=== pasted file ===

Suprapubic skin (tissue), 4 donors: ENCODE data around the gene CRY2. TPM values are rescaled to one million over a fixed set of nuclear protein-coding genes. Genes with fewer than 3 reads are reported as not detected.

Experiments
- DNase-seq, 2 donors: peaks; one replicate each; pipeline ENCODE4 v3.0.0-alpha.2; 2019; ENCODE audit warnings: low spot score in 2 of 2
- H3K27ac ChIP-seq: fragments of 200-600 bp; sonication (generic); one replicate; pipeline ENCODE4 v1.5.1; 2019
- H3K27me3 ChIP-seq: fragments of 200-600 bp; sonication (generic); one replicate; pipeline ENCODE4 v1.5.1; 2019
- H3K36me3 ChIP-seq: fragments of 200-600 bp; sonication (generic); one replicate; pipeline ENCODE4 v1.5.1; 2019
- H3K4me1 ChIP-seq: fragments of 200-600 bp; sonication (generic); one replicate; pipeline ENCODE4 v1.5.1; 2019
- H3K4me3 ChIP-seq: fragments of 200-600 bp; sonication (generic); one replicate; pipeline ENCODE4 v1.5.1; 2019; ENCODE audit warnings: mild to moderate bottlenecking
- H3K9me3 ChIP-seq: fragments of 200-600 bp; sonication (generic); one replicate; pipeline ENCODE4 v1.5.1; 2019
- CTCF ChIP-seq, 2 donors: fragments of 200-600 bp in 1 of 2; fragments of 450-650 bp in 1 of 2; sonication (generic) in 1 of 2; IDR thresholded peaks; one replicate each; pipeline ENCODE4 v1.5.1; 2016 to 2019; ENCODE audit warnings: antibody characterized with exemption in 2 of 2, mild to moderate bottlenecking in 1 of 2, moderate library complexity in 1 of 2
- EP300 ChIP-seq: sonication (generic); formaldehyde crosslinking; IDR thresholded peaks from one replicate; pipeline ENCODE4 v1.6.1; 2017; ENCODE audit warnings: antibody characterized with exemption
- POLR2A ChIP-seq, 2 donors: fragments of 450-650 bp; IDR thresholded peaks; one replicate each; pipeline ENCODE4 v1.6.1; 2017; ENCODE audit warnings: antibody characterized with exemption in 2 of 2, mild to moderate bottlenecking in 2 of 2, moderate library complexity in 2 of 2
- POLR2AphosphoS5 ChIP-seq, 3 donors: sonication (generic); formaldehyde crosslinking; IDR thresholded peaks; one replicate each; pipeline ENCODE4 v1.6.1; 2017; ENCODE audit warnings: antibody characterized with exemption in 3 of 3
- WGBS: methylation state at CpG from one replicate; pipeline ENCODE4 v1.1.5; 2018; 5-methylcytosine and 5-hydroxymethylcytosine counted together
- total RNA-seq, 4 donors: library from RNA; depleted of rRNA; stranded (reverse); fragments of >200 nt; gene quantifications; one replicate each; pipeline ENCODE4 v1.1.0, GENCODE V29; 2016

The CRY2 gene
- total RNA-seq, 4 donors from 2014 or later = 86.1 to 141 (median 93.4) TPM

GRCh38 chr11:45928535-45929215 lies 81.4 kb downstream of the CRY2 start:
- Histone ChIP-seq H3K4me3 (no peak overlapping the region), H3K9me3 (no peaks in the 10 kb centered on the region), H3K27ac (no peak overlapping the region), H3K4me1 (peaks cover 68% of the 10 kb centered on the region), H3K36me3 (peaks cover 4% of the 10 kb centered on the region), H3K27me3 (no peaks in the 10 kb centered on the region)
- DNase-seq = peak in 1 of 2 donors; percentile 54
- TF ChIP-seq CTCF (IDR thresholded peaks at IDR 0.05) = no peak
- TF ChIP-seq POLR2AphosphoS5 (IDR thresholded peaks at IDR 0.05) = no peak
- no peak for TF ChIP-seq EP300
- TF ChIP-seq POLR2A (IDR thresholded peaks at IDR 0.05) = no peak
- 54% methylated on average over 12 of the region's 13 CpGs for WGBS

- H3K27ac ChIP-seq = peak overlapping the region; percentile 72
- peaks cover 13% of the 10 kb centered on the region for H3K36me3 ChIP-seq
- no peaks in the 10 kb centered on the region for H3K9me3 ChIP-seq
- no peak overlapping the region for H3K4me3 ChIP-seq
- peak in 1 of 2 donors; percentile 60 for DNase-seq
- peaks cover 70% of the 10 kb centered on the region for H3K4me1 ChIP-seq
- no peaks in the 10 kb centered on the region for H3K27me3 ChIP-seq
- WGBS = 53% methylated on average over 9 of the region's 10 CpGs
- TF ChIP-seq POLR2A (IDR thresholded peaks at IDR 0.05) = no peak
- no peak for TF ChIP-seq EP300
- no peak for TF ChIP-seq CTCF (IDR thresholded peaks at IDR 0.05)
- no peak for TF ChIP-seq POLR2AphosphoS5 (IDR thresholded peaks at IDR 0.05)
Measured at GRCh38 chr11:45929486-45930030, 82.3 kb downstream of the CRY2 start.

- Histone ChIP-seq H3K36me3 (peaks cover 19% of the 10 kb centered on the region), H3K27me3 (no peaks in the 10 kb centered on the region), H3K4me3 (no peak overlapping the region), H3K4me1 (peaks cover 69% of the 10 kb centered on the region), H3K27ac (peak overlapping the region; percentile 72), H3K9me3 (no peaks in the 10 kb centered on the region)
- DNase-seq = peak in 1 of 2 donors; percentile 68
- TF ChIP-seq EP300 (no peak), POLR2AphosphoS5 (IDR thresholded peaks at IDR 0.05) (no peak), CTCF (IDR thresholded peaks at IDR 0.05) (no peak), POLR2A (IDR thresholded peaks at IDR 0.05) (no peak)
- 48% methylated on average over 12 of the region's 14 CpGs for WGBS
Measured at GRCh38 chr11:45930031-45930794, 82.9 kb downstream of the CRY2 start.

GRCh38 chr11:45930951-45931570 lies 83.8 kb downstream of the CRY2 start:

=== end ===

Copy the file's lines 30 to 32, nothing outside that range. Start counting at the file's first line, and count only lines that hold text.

- peak in 1 of 2 donors; percentile 60 for DNase-seq
- peaks cover 70% of the 10 kb centered on the region for H3K4me1 ChIP-seq
- no peaks in the 10 kb centered on the region for H3K27me3 ChIP-seq